Has she not been learning?

Has it not been raining?

Have we not been learning?

Have you not been learning?

Have they not been learning?

 

Negative Interrogative form

Haven’t / Hasn’t + S + present participle + ?

Haven’t I been learning?

Haven’t you been learning?

Hasn’t he been learning?

Hasn’t she been learning?

Hasn’t it been raining?

Haven’t we been learning?

Haven’t you been learning?

Haven’t they been learning?



Use

1/ when we focus on the duration of an action in the past:

I have been learning for 4 years.

 

2/ when the action is recent:

He has been practising a lot lately.

 

3/ when the influence of the action is still felt in the present:

I have been feeling ill this week.



Signal Words that are used with the present perfect continuous:

all

the whole

for

since

recently

lately

 

Examples with present perfect continuous:

I have been listening all the time.

During the whole journey I have been listening to music.

I have been wondering what to study for a while.

Since I left university I have been looking for a job.

I have been looking for a new flat recently .

I have been feeling unwell lately.

 

Be careful:

1/ Review the spelling of the past participle

2/ Non continuous verbs can’t be used in this tense: “to have” (I have been having a good time. > WRONG / I have had a good time. > CORRECT / I had a good time.…. > CORRECT)

3/ Get practice placing the adverb in your sentence using the present perfect continuous.

 

And do also be careful with the present perfect simple as often students confuse these tenses! Review time > Present Perfect Simple!

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Preguntas y repuestas

 

Questions and Answers

Where has John been?

John has been to the doctor.

 

Has he done all the tests?

Yes, he has done all the test.

 

Has he got the results back?

Yes, he had the results back yesterday.

 

Has he ever had health problems?

Well, none that I know of.

 

For how long has he been feeling unwell?

He has been feeling under the weather for a week.

 

Do you need a sick note?

No, my boss trusts me.

 

Do you think it is serious?

No, I think you have been overdoing it.

 

Do I need any medicine?

No, you just have to take it easy for a week or two.

 

Did you see the specialist?

No, I saw a general practitioner.

 

Are you worried about your health?

I suppose I am.

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Pronunciación

Hello and welcome to this video dedicated to the pronunciation of the -S endings.
Now, at the end of my third person singular in the simple present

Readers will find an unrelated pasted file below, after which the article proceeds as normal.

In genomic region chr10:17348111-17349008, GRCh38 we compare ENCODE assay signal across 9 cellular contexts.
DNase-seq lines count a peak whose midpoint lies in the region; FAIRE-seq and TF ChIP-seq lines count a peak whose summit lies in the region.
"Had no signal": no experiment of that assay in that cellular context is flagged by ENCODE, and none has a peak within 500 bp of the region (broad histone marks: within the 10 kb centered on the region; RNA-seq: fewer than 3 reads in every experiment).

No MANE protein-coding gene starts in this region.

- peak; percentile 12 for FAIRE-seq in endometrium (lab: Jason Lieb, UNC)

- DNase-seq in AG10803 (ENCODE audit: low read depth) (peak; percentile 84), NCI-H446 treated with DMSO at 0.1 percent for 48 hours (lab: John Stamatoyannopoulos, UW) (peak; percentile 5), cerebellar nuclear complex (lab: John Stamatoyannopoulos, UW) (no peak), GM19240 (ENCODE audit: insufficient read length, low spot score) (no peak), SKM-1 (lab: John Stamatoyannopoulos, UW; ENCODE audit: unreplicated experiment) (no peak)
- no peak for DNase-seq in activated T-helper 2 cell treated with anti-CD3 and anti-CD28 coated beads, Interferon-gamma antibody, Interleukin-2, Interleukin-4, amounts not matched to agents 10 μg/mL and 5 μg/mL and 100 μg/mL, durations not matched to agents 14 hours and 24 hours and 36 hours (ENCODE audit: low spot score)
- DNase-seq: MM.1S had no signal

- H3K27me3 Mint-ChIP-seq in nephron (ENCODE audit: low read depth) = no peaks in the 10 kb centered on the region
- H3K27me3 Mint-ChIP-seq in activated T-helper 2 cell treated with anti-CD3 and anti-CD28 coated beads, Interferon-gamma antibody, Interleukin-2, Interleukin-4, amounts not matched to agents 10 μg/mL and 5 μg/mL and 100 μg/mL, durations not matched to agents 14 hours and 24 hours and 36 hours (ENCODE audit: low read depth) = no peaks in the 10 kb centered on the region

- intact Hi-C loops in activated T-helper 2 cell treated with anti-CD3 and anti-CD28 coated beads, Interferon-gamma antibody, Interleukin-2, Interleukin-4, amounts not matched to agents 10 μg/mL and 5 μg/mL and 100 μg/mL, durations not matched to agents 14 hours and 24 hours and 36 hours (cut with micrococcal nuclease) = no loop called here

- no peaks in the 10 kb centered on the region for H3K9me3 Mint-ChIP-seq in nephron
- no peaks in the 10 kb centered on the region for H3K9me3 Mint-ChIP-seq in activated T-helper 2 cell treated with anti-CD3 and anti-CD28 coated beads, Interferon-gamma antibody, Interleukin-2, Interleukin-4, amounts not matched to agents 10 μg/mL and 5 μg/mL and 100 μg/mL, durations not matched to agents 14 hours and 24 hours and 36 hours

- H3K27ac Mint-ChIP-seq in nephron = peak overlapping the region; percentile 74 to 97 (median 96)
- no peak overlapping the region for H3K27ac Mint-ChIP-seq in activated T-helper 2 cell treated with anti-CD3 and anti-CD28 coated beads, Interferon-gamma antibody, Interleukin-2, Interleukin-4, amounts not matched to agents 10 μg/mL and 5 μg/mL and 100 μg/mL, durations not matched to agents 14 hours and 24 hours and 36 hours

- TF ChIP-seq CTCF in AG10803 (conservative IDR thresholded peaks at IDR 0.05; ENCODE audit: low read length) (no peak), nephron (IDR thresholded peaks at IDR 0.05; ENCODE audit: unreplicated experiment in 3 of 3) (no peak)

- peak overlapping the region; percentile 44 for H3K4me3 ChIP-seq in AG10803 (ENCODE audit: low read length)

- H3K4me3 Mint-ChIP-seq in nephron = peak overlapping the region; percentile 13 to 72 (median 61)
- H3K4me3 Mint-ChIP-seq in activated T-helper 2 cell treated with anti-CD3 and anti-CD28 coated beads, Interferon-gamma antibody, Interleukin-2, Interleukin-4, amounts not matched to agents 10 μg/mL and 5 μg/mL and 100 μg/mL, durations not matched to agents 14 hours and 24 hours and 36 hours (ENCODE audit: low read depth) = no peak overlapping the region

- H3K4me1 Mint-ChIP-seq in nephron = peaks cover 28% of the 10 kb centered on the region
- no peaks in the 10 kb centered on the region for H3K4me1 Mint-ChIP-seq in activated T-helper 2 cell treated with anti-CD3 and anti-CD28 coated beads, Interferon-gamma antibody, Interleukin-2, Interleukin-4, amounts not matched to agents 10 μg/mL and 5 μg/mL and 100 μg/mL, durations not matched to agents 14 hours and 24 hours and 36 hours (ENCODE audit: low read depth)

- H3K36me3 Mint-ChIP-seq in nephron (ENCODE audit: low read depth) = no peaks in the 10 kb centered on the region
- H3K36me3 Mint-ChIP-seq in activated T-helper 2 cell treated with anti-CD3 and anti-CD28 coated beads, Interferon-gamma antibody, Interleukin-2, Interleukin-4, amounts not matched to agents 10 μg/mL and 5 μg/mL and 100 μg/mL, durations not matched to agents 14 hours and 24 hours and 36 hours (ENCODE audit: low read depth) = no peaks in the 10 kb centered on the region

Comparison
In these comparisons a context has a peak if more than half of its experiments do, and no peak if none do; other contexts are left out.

or at the end of my noun in the plural
I will find an “-S” in most cases.
How do I pronounce this “-S”?
Shall I pronounce it /z/ /s/ /iz/?
Now let’s discover together the rules which are based on sound and not on spelling,
which will help us anticipate the pronunciation of the ending.
So let’s start off with the second column: /s/.
These sounds:
/k/
/f/
/t/
and /p/
are what we call voiceless.
There is no vibration. There is a lot of air.
(Examples)
So after those sounds
we need to pronounce the “-S”: /s/
So there is air. Do you see?
(Examples)
That’s one way of remembering it:
I exhale a lot of air when I pronounce these sounds.
I also exhale air when I pronounce: /s/
so they work together.
That’s quite straightforward.
The first column is quite long: /z/
Many different scenarios here.
I pronounce my “-S”: /z/
So it is voiced. There is a vibration.
When I have a vibration, so let’s just say when it is not /k/, /f/, /t/ o /p/. This is the /s/ column.
it’s the other rule: /z/.
So, /g/
/v/
/ŋ/
/m/
/l/
/d/, /n/ etc.
All those sounds, if there’s an “-S” sound just after
I must pronounce the ending -S: /z/.
(Examples)
So the first rule (/z/) is quite simple.
The third rule
kind of overrides certain sounds.
So we listed all of the sounds except for these.
So if I have any of these sounds just before my “-S” ending,
I have to pronounce my ending “-S”: /iz/.
So I’ve added a vowel.
There’s like an extra syllable.
(Examples)
Why is that?
Because /s/, /z/, /dʒ/, /tʃ/ and /ʃ/
are quite similar to /s/ and /z/.
So we need a vowel to hear the ending.
That’s all for today!
Thanks for watching!
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Exercises Lesson 40

Comprehension Practice

Vocabulary Practice

Grammar Practice